Social Media Classroom and Outreach Opportunities in Higher Education
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Social Media Classroom and Outreach Opportunities in Higher Education

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Presentation created for Teachers College, Columbia University faculty in early 2011.

Presentation created for Teachers College, Columbia University faculty in early 2011.

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Social Media Classroom and Outreach Opportunities in Higher Education Presentation Transcript

  • 1. February 2011 – Teachers College, Columbia UniversitySocial Media Opportunities in Higher Education Ana Tellez
  • 2. AgendaSocial Media Trends & Characteristics1. Who’s participating in social media and how often?2. Sampling of specific platforms we can useRising to the Challenge: Opportunities!1. Using Pressible in the Classroom2. Using Wordpress in the Classroom3. Using Twitter for Outreach4. Using Facebook and LinkedIn for OutreachAssessing Feasibility: Where should we start? Questions / Open Discussion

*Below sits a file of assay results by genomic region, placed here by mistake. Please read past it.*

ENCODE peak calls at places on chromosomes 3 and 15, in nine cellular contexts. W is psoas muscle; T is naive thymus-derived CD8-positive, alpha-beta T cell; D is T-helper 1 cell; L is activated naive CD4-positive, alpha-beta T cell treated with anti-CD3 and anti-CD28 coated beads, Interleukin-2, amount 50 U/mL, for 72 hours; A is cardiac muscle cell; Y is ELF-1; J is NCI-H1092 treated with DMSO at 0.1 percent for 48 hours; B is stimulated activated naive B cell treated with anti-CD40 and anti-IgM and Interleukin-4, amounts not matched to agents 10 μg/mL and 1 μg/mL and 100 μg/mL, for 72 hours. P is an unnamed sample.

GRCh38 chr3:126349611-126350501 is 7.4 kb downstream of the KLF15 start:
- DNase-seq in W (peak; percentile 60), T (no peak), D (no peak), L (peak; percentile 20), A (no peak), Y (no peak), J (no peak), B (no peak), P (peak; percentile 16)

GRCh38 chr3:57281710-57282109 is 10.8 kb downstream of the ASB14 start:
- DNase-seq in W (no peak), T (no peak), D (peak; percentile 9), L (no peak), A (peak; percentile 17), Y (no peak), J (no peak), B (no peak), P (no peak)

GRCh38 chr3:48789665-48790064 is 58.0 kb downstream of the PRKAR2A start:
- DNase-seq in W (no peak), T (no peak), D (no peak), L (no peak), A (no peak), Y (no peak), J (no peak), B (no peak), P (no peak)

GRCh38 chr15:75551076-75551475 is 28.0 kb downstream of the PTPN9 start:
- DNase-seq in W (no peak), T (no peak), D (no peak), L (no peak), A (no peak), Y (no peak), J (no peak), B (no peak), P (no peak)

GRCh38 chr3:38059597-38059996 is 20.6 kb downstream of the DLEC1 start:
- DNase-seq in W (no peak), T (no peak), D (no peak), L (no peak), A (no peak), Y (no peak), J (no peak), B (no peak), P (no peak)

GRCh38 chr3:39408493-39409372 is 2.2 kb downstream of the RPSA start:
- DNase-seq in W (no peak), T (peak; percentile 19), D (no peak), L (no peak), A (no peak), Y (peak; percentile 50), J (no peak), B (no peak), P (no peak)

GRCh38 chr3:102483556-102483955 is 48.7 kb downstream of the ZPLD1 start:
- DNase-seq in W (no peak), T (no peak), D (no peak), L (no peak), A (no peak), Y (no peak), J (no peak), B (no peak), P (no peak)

• 3. Overview ofSocial Media Trends & Characteristics
  • 4. Interconnected
  • 5. Do you read blogs?
  • 6. Blogging TrendsOne in three internet users read blogs.14% of online adults write a blog.79% of bloggers have a college degree
  • 7. What is WordpressWordpress is the largest self-hosted blogging tool in theworld.Wordpress is an open source project. Its free and peopleall over the world contribute to its continual improvement.TC offers wordpress as a resource for programs and facultyto build more collaborative websites including blogs,newsletters, etc.Contact the Web Office at TC to get started.
  • 8. Do you use wikis?What are other ways you collaborate online?
  • 9. Characteristics of Online CommunitiesThey are continuous, not temporal - there is a coremembership that interacts together over a longer period oftime.Communities gather around a concept or a specific goal.Communities take on various conversations and activities,led by different members over time.People within communities get to know each other andinteract regularly without centralized facilitation.